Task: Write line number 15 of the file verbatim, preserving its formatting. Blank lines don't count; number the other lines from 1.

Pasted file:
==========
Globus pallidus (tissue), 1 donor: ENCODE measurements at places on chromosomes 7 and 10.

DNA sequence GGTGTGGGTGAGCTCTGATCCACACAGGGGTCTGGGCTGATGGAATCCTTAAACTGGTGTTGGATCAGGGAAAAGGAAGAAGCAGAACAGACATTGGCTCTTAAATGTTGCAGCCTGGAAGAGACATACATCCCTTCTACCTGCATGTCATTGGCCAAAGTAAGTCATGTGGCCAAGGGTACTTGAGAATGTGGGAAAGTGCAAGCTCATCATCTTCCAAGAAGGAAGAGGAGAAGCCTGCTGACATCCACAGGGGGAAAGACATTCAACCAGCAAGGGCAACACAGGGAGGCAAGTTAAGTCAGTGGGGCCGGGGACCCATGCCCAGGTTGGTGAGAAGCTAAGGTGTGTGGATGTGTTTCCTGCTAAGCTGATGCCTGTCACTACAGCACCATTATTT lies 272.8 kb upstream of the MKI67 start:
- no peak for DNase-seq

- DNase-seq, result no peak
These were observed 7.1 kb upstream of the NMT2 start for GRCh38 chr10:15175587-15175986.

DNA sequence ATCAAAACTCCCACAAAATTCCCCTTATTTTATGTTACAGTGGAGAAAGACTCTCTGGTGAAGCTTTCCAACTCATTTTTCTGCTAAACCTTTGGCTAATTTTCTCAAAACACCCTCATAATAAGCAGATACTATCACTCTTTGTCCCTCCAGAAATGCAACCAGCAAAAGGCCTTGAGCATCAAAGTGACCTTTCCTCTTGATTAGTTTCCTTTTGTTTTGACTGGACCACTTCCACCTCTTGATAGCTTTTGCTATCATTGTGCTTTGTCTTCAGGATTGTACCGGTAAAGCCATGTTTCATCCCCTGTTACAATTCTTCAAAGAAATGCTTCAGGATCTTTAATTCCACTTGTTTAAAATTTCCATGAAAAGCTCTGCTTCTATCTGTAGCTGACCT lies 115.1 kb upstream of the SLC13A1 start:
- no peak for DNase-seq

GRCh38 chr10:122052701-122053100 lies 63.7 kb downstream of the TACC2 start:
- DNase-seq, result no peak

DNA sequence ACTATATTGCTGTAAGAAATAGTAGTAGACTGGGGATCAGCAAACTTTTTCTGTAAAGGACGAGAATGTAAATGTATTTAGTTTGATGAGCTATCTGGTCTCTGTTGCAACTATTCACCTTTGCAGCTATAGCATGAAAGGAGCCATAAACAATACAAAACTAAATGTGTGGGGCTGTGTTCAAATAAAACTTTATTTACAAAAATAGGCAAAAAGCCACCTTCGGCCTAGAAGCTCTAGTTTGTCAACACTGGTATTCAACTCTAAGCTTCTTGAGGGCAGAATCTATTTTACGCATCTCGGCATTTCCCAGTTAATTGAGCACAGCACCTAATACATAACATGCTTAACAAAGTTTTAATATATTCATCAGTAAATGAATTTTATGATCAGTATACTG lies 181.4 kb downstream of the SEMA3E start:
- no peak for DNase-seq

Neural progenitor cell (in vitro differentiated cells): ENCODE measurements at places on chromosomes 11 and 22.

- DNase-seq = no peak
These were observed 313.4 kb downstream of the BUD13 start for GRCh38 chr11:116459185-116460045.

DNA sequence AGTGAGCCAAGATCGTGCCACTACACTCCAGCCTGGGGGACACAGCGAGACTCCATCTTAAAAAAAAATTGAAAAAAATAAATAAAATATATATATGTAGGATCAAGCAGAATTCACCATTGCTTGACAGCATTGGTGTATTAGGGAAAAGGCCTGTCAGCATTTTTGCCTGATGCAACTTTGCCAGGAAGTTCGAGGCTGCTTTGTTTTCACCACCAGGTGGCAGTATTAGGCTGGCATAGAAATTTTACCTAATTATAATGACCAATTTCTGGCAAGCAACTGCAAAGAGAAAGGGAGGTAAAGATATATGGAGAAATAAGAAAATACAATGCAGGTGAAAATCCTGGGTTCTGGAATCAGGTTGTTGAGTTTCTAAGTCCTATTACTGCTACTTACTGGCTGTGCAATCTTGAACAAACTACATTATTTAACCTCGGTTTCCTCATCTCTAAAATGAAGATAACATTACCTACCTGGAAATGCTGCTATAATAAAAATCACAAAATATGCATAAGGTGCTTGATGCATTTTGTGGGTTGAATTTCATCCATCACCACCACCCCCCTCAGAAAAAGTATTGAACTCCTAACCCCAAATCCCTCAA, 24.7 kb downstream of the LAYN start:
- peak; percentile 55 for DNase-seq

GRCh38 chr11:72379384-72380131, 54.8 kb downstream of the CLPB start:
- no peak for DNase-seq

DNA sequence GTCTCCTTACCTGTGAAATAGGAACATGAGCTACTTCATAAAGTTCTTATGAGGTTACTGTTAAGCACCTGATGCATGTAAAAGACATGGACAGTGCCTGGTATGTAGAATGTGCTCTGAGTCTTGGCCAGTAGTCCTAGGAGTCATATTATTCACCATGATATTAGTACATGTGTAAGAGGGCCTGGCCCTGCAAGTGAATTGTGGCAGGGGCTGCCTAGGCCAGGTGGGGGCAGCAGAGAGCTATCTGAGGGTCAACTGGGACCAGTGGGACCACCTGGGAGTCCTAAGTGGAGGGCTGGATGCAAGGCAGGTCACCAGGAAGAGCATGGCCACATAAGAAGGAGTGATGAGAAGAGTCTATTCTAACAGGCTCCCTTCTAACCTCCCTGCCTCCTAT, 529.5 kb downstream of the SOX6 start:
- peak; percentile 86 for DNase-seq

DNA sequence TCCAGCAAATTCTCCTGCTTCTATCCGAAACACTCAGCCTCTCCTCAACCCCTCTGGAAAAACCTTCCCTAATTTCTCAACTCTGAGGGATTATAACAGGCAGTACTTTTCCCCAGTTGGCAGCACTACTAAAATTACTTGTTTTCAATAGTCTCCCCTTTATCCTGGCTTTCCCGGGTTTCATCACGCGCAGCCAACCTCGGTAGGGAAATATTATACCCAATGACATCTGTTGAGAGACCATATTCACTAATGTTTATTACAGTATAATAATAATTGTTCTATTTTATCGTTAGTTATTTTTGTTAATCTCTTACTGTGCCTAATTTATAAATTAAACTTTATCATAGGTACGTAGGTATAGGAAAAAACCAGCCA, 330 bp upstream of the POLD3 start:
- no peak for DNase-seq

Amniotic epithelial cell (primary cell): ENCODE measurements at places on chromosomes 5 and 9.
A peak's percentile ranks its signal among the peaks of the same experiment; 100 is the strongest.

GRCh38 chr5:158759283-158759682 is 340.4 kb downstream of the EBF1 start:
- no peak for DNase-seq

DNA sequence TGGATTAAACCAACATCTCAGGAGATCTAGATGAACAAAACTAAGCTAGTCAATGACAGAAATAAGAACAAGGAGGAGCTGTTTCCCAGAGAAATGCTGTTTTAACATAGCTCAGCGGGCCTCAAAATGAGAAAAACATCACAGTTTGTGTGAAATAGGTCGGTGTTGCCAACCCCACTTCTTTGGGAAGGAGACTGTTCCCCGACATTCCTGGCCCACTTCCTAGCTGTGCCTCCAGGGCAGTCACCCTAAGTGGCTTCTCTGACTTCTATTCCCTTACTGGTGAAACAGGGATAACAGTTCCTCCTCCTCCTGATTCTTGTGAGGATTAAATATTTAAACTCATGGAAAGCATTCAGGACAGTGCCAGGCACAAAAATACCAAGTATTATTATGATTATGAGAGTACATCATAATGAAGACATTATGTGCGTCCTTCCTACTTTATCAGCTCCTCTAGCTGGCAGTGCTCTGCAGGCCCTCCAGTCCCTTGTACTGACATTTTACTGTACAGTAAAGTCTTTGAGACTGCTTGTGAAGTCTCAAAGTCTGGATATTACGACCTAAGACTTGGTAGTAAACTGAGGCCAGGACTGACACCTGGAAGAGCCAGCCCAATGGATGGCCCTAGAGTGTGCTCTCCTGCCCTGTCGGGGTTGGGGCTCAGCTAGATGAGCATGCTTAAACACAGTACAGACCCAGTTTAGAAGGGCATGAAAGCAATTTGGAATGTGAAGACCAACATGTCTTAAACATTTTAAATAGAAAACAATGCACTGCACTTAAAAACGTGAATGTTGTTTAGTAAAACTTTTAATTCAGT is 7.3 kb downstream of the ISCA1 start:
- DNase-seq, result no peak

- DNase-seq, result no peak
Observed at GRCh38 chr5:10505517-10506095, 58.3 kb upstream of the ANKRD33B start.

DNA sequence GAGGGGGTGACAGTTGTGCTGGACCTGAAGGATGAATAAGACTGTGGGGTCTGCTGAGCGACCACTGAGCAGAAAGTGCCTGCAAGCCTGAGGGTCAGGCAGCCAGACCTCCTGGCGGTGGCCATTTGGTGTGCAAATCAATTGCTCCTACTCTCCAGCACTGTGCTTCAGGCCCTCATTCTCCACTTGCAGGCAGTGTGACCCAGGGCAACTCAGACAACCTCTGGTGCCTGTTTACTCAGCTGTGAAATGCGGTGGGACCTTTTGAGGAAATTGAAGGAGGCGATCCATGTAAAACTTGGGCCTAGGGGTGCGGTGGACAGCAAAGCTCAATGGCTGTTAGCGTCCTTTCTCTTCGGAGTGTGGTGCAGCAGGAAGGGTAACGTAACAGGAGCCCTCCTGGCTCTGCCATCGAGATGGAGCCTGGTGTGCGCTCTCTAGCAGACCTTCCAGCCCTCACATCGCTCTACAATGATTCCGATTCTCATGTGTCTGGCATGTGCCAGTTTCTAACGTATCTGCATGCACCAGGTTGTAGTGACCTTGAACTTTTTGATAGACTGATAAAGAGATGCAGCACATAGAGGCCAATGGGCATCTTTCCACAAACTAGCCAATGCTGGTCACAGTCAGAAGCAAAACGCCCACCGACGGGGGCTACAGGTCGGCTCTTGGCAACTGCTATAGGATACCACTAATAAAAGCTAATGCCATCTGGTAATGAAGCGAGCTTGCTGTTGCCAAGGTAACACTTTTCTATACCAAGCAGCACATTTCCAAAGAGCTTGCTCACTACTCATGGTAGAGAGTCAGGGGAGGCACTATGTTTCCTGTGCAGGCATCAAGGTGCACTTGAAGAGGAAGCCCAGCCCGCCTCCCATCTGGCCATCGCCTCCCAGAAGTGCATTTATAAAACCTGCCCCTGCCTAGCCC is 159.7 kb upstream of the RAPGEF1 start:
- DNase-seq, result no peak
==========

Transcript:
DNA sequence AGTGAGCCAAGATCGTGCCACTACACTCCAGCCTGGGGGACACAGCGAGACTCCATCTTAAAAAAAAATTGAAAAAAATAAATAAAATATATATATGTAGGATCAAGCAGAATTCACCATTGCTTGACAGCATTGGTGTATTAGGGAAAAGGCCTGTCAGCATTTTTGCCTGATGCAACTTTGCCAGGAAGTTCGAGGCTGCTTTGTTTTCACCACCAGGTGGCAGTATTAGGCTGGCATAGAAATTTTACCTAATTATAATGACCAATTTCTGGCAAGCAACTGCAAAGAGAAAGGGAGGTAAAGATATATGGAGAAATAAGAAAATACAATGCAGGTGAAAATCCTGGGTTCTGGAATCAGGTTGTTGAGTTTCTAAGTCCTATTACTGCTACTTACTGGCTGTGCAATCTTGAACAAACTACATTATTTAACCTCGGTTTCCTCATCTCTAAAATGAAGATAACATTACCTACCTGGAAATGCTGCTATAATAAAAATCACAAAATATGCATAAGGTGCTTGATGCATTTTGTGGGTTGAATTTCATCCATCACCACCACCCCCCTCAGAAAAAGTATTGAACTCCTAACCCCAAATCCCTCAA, 24.7 kb downstream of the LAYN start: